By The ID Register's Legal Manager, Mark Quigley. 25 May 2018
On May 14th the Council of Europe adopted a directive strengthening the EU Rules to prevent money laundering and terrorist financing. Dubbed the Fifth Anti-Money Laundering Directive, it will amend directive 2015/849 and aims to further enhance transparency and controls in the wake of a number of terrorist attacks in Europe in 2016.
The 5th Anti-Money Laundering Directive entered into force on 9 July 2018 and Member States will have to implement these new rules into their national legislation by 10 January 2020. Some of the key changes to the 4th Anti-Money Laundering Directive are as follows:
1. Transparent access to the beneficial ownership of companies and trusts
- The beneficial ownership registers for legal entities such as companies will be made public
- Access to data on the beneficial owner of trusts will be accessible without any restrictions to competent authorities, Financial Intelligence Units, the professional sectors subject to anti-money laundering rules such as banks and lawyers together with other persons who can demonstrate a legitimate interest. When a trust is a beneficial owner of a company, access to this information can be obtained via a written request
2. Improving checks on transactions involving high risk third countries
Member States will have to ensure that firms apply enhanced controls on financial transactions to and from countries that are deemed to have significant deficiencies in their Anti-Money Laundering regimes. These include: Afghanistan, Bosnia and Herzegovina, Guyana, Iran, Iraq, Lao PDR, Syria, Sri Lanka, Trinidad and Tobago, Tunisia, Uganda, Vanuatu and Yemen.
When dealing with such cases of high-risk and with such business relationships or transactions, Member States should require obliged entities to apply enhanced customer due diligence measures to manage and mitigate those risks. In reality many firms will already be applying such controls to these countries so the practical impact of this change may be modest.
So what does this likely mean for fund managers and investors?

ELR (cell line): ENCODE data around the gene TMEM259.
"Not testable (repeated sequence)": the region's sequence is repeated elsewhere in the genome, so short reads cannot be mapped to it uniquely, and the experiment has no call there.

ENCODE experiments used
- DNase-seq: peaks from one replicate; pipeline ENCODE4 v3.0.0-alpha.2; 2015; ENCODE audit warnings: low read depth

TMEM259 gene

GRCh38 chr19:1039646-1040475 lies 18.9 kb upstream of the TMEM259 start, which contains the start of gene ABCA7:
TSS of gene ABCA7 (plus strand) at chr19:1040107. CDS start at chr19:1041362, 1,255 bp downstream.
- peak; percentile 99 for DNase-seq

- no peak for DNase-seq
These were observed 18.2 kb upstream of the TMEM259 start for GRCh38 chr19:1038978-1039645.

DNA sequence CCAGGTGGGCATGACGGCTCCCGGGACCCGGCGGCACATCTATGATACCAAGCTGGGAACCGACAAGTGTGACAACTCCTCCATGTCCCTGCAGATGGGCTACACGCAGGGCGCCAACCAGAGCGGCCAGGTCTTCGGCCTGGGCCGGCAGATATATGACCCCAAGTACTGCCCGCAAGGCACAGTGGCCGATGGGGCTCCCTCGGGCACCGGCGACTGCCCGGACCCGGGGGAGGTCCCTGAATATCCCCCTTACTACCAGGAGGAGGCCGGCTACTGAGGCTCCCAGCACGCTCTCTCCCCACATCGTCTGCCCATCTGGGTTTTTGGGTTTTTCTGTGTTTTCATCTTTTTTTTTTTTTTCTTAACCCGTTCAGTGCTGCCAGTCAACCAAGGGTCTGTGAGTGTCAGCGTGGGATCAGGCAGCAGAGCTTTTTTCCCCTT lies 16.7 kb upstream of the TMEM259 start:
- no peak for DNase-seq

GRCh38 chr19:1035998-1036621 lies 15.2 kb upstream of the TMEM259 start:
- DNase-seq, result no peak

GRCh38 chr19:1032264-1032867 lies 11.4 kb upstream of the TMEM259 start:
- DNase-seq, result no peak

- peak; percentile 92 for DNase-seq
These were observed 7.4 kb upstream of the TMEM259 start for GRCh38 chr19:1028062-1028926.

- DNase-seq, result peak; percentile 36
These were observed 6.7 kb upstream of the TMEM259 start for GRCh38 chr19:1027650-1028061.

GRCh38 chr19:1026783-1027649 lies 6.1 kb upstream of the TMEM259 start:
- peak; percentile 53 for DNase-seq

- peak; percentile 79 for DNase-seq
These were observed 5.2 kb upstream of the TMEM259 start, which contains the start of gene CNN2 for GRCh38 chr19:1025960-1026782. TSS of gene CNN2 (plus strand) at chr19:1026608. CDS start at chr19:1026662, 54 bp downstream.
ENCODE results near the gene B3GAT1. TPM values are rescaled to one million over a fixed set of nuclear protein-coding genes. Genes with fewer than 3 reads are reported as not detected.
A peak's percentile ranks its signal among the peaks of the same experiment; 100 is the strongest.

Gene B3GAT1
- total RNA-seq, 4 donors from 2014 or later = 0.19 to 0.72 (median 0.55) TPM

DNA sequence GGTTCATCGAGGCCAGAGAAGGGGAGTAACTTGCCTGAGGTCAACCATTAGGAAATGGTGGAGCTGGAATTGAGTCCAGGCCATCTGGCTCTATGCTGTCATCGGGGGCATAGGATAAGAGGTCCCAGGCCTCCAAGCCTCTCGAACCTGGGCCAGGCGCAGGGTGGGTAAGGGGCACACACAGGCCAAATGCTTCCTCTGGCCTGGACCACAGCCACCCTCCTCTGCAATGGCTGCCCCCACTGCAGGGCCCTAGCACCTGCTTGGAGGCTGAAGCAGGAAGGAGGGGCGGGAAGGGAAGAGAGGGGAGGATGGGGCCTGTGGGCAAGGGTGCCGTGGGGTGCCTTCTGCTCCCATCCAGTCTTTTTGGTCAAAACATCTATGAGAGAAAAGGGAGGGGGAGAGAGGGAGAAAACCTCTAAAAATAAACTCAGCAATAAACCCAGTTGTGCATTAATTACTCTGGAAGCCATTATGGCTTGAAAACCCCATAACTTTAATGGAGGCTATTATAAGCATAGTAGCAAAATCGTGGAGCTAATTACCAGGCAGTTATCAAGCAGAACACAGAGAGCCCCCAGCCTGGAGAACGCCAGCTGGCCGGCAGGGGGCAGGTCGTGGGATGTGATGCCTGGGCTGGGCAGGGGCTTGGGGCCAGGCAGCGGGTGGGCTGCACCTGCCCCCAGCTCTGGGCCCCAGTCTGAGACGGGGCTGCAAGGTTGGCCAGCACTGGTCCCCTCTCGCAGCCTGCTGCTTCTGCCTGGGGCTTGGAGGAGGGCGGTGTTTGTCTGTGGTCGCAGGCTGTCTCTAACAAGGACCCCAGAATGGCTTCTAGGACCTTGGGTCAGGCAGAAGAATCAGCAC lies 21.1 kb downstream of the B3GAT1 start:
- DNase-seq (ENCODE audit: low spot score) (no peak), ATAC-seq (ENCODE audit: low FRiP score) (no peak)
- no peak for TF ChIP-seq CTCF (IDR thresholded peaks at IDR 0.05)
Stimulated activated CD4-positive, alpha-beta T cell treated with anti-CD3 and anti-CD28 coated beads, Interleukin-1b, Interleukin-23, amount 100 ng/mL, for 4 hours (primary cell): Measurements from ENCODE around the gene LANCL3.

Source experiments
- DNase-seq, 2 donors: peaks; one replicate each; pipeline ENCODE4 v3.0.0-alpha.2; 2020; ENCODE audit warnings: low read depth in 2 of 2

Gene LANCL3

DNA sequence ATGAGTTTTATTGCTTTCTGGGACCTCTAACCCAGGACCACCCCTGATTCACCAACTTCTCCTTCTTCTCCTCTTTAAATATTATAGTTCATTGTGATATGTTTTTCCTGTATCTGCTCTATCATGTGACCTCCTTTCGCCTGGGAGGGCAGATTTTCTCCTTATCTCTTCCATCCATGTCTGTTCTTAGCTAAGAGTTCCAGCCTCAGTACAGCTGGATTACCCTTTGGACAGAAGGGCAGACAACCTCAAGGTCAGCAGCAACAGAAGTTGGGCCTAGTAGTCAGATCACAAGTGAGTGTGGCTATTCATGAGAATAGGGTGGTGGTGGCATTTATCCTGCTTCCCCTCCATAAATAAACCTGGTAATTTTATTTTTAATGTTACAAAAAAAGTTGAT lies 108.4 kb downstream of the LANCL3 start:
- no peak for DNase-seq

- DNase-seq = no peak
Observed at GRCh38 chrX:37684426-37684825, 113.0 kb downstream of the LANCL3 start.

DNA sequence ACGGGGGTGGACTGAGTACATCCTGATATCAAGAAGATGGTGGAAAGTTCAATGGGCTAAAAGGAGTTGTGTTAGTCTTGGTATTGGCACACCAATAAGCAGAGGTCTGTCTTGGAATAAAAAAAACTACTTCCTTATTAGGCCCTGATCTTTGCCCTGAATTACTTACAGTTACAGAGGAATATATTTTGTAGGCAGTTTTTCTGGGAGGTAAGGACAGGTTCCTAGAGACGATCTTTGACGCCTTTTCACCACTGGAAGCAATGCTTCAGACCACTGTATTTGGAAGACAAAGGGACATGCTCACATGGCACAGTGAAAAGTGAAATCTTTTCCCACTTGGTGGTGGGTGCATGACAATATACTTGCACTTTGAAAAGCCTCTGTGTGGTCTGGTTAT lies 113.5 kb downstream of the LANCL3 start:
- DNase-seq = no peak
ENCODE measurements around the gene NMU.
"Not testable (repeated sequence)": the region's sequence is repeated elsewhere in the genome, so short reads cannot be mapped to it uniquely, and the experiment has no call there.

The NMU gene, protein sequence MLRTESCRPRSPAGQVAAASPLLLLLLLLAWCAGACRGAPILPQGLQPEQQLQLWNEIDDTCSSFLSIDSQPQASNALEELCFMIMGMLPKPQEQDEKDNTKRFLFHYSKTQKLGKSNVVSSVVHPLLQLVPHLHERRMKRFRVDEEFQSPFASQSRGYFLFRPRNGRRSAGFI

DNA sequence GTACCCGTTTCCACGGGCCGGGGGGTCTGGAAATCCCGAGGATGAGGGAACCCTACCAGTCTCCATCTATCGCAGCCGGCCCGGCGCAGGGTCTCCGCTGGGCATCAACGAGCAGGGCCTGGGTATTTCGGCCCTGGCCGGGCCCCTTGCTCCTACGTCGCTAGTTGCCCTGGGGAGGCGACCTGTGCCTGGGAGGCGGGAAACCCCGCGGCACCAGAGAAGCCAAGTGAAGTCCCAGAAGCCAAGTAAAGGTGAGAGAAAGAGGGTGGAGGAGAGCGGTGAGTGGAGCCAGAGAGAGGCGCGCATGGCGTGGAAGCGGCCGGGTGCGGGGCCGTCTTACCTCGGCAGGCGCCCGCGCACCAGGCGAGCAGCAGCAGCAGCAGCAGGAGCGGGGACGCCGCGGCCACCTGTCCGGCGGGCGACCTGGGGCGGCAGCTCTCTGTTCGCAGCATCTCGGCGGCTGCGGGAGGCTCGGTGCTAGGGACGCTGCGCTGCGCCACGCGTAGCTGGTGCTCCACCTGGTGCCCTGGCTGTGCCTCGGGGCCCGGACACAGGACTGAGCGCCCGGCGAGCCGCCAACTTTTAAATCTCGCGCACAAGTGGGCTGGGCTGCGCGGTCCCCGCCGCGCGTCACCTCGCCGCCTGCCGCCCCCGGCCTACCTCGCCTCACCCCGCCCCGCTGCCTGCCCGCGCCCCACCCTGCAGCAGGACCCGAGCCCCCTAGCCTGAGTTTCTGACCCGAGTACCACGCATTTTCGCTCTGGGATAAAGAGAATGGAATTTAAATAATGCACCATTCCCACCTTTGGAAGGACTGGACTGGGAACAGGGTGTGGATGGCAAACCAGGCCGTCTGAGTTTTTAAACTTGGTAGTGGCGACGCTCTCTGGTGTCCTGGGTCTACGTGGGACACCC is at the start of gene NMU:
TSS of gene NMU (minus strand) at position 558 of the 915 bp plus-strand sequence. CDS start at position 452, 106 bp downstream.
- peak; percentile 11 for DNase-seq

This evolution of the EU Anti-Money Laundering Directive is going to lead to more requests to identify and verify the owners of investment vehicles and to provide such information to a variety of third parties, most notably the Member States themselves.
Fund managers are also likely to receive more requests from national regulators and Financial Intelligence Units to confirm and evidence the Enhanced Due Diligence they have applied for transactions and relationships relating to High Risk Third Countries.
The Good News
While the Fifth Money Laundering Directive does represent a step forward in the EU’s efforts to combat money laundering and the financing of terrorism, it is a reflection of an increasing global tightening of the requirements and transparency of AML and KYC. The ID Register applies a highest common denominator approach in order to stay ahead of such regulatory developments and has well established risk based procedures to identify the ultimate beneficial owners and controllers of legal persons in line with Financial Action Task Force guidelines, Joint Money Laundering Steering Group publications and international best practice. Therefore, even though you or your investors receive more requests for such information, your ID Register profile should give you all the information you will ever need to share.
The ID Register also applies Enhanced Due Diligence to clients associated with the High Risk Third Countries listed above so while these developments will be news to some, you can be comfortable in the knowledge that we continue to have you covered.
High Risk Third Countries